“From Greta Thunberg to Donald Trump and airlines to oil companies, everyone is suddenly going crazy for trees,” writes BBC science editor David Shukman. It’s undeniable: trees and forests have become a hot topic. They’ve ignited burning questions, sparked a fiery debate, and lit the fuse to what could be an explosive change in our relationship with nature.
To understand why, we have to investigate the past, like counting the rings on a fallen tree. A 1994 study distilled our history with trees. In essence, it concluded, humans overexploit forests until the forests are so degraded that it negatively impacts humans. A culture change often follows, which can lead to varying degrees of forest recovery. Unless lessons are learned, however, the cycle is then set to begin again.
As we have previously noted in Vision, we humans lack an adequate understanding of our relationship with nature. Generally, being environmentally friendly is a secondary priority and only becomes primary when overexploitation begins to negatively impact our own lives. Decades of deforestation and forest degradation are now doing just that.
A 2021 study demonstrated that southeast Amazonia, part of a landscape containing half of the planet’s remaining tropical forests, is now a carbon source rather than a carbon sink. This is far from normal. Ordinarily, forests are carbon sinks because trees remove and store carbon from the atmosphere through photosynthesis. But a recent UNESCO survey of 257 forests in World Heritage sites found that factors such as fires, clearing for agriculture, and even hurricanes have turned 10 of those forests into carbon sources.
Because carbon, in the form of carbon dioxide in the atmosphere, already contributes significantly to climate change through the greenhouse effect, the need to keep the average global temperature to no more than 1.5°C above preindustrial levels is growing urgent. When forests start emitting more carbon than they absorb, it throws this target into serious jeopardy.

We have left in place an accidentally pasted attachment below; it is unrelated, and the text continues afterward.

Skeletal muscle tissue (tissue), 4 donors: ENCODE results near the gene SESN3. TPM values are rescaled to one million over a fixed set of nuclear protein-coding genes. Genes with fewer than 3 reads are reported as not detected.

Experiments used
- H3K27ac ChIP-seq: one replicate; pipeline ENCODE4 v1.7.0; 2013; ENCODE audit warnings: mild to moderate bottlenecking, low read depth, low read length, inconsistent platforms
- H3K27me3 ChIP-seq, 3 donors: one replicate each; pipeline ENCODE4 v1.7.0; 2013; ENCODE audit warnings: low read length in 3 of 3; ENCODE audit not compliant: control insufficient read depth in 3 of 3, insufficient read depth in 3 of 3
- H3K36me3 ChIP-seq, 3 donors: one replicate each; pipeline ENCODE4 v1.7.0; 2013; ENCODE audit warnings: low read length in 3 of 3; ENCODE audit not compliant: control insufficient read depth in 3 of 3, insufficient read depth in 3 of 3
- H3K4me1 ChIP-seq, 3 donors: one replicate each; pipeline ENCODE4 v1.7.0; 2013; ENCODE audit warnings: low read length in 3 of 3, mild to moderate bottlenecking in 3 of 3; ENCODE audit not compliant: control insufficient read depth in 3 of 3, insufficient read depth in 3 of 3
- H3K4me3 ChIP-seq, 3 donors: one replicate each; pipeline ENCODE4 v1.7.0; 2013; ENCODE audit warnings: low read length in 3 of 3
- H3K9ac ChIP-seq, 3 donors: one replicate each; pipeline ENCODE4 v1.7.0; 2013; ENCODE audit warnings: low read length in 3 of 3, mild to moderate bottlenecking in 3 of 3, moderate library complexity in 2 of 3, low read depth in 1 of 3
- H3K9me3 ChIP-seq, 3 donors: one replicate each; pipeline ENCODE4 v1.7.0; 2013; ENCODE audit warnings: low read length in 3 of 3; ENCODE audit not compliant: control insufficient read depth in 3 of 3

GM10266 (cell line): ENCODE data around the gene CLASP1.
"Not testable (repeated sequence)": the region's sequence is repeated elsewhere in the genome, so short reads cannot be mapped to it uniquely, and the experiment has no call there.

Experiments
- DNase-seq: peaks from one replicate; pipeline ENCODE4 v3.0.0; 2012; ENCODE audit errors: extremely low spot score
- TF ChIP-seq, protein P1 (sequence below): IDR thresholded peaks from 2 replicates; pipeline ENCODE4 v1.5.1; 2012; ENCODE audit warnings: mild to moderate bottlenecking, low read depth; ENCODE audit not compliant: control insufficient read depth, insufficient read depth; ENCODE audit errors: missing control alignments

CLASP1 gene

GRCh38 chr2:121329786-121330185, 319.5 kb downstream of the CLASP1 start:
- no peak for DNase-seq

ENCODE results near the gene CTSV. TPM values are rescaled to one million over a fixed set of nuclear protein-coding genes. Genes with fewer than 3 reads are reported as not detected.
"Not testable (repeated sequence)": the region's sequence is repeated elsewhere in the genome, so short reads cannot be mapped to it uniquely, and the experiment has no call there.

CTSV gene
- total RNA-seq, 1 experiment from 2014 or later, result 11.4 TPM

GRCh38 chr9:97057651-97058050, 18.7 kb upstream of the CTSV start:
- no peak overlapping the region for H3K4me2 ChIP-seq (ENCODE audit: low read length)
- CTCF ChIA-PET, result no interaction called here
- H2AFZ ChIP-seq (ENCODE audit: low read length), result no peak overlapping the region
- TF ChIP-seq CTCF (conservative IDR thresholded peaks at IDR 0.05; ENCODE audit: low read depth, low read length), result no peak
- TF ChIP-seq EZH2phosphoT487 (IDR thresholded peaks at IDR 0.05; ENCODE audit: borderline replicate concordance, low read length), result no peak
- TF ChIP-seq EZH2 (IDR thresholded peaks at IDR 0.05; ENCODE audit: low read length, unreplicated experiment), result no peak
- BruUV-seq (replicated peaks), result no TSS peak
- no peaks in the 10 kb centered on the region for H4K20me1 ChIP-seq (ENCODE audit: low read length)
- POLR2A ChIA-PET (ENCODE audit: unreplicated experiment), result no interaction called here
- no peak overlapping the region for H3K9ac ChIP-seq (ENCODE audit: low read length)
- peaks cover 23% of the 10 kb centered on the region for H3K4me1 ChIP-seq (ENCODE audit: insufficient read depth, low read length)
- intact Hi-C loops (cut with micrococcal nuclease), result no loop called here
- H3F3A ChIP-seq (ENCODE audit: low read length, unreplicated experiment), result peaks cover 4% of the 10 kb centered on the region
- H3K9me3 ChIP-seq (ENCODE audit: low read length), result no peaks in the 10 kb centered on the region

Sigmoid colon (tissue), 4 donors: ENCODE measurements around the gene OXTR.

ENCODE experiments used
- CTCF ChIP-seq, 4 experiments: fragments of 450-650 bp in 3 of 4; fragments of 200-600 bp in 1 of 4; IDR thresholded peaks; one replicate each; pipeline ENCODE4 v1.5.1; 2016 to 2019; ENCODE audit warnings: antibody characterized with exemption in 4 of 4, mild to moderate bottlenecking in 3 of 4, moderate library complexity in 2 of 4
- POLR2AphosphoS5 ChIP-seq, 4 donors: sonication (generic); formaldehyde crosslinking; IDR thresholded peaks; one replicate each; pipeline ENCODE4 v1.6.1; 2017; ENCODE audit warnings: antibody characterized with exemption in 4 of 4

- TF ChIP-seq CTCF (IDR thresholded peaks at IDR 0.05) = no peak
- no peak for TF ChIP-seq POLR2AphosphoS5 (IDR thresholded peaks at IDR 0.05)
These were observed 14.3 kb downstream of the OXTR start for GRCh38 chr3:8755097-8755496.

The consequences of climate change are complex, to say the least, but on the whole they’re negative for everyone and everything. We’re at a point in the cycle where a culture change is needed. And one idea that’s gaining traction is reforesting (in fact, it was a talking point at the COP26 climate-change conference in November 2021). Can it work?
Turning Over a New Leaf
To bring about the needed change, it might seem reasonable to adopt a simple and clear slogan: “Plant more trees; slow down climate change.” In fact, that’s essentially the message that has roused many people from all walks of life to join the war against climate change.
The UK government, for example, has committed to planting 30,000 hectares of trees per year and to spending over £500 million on trees and woodlands in England by 2025 (1 hectare is about 2.5 acres; 30,000 is about 116 square miles). YouTube broadcaster Jimmy Donaldson, whose online alias is MrBeast, launched a campaign to raise $20 million for planting 20 million trees. A US proposal, the Trillion Trees Act, aims at planting a trillion trees globally as “a pragmatic step towards addressing global carbon emissions.”